Infrastructure 

Investing in alternative assets

Investing in alternative assets

Before the financial crisis, the traditional 60 per cent equity/40 per cent fixed income asset allocation mix still formed the basis of many portfolios, with the more adventurous investor perhaps looking to emerging market debt or high yield to add a little spice to things.

However, this approach has since evolved and investors are now able to access alternatives, such as renewable infrastructure, residential social housing, litigation finance or healthcare royalties.

While the move towards a broader investment universe originally began with large institutional investors, retail investors have increasingly embraced greater choice and the potential benefits it can bring to a portfolio.

Unsurprisingly, the willingness to consider alternative assets has been given added impetus by the current era of ultra-low interest rates; the search for yield has been an integral driver of asset prices over recent years and has opened minds to more diverse sources of return.

Infrastructure popular

One notable beneficiary of this trend has been infrastructure. Historically, responsibility for the construction and maintenance of a country’s infrastructure, whether that is energy supply, roads or railways, has rested with the public sector.

Only relatively recently has infrastructure evolved into an investable asset class for private investors.

However, since then, its popularity has grown almost exponentially. Last year, global fundraising for privately owned or ‘unlisted’ projects reached a new record level of circa $85bn (£75.2bn).

The boom in investor interest should not come as a shock given unlisted infrastructure can boast several attractive characteristics.

Most notably, investors can benefit from the low correlation to traditional asset classes, as well as potentially attractive risk-adjusted returns. On top of this, cash flows tend not only to be stable and predictable, but most have an embedded element of inflation protection.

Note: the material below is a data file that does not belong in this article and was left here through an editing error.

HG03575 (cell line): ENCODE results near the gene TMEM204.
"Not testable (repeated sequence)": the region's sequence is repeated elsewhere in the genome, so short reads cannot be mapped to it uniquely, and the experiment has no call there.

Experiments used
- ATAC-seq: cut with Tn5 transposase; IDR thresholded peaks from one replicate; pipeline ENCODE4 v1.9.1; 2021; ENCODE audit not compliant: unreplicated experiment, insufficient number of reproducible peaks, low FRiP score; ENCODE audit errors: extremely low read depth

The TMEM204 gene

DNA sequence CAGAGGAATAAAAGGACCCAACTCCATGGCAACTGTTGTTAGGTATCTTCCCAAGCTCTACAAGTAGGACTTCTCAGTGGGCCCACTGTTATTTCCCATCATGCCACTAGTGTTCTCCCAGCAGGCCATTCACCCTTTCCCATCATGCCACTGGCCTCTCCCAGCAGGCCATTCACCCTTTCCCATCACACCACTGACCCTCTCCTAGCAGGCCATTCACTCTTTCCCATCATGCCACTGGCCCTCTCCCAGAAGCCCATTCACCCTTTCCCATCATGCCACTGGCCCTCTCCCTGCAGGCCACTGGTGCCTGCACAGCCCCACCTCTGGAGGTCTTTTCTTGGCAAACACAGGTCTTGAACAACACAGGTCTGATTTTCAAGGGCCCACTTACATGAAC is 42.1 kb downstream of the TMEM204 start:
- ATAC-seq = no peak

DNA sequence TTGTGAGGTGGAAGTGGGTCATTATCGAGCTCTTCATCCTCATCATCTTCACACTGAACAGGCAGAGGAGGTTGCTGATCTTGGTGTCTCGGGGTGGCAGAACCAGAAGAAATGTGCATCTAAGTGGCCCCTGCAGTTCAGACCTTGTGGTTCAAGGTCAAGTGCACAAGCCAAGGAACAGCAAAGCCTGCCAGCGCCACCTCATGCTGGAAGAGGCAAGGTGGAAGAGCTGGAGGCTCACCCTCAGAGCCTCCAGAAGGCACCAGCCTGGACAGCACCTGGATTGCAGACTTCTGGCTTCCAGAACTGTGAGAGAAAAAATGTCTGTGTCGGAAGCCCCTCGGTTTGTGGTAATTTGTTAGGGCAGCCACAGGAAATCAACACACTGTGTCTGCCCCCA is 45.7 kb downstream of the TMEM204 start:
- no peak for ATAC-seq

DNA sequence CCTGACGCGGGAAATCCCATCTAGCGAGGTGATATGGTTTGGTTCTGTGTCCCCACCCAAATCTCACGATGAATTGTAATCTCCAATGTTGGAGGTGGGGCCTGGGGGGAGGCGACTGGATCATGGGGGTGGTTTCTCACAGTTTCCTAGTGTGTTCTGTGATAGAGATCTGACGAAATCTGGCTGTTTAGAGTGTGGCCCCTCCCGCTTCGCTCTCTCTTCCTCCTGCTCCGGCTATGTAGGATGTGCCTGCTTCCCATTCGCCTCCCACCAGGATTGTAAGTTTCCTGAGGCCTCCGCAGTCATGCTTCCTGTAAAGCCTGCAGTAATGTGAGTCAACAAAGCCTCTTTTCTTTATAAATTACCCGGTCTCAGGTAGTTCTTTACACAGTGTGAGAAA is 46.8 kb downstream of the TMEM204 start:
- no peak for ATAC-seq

Supply and demand

Of course, the asset class is not immune to the law of supply and demand. Given the large inflows of capital from pension funds, sovereign wealth funds and private investors, competition for assets has increased markedly and potential returns have been squeezed in some instances.

The impact of this has been most keenly felt in some of the larger-scale projects, or so-called ‘trophy’ assets. London City Airport, which traded a couple of years ago at a reported 40 times its pre-tax earnings, is a good example.

It is because of this that greater value often exists in mid-size and smaller deals, typically those with enterprise values (a measure of a company’s total value) of less than £200m.

A larger pool of potential deals and the absence of the intense competition that marks the ‘trophy’ end of the market mean investors can exercise greater price discipline while still being able to put their cash to work.

These opportunities extend across continental Europe, from ground-based solar panel farms in Poland to rolling-stock partnerships in the UK, Nordics, Germany and Italy.

While acknowledging that infrastructure is a diverse universe containing myriad assets with diverse risk/return profiles, the asset class appears particularly attractive at this late stage of the business cycle when a fair amount of uncertainty exists around recession risk.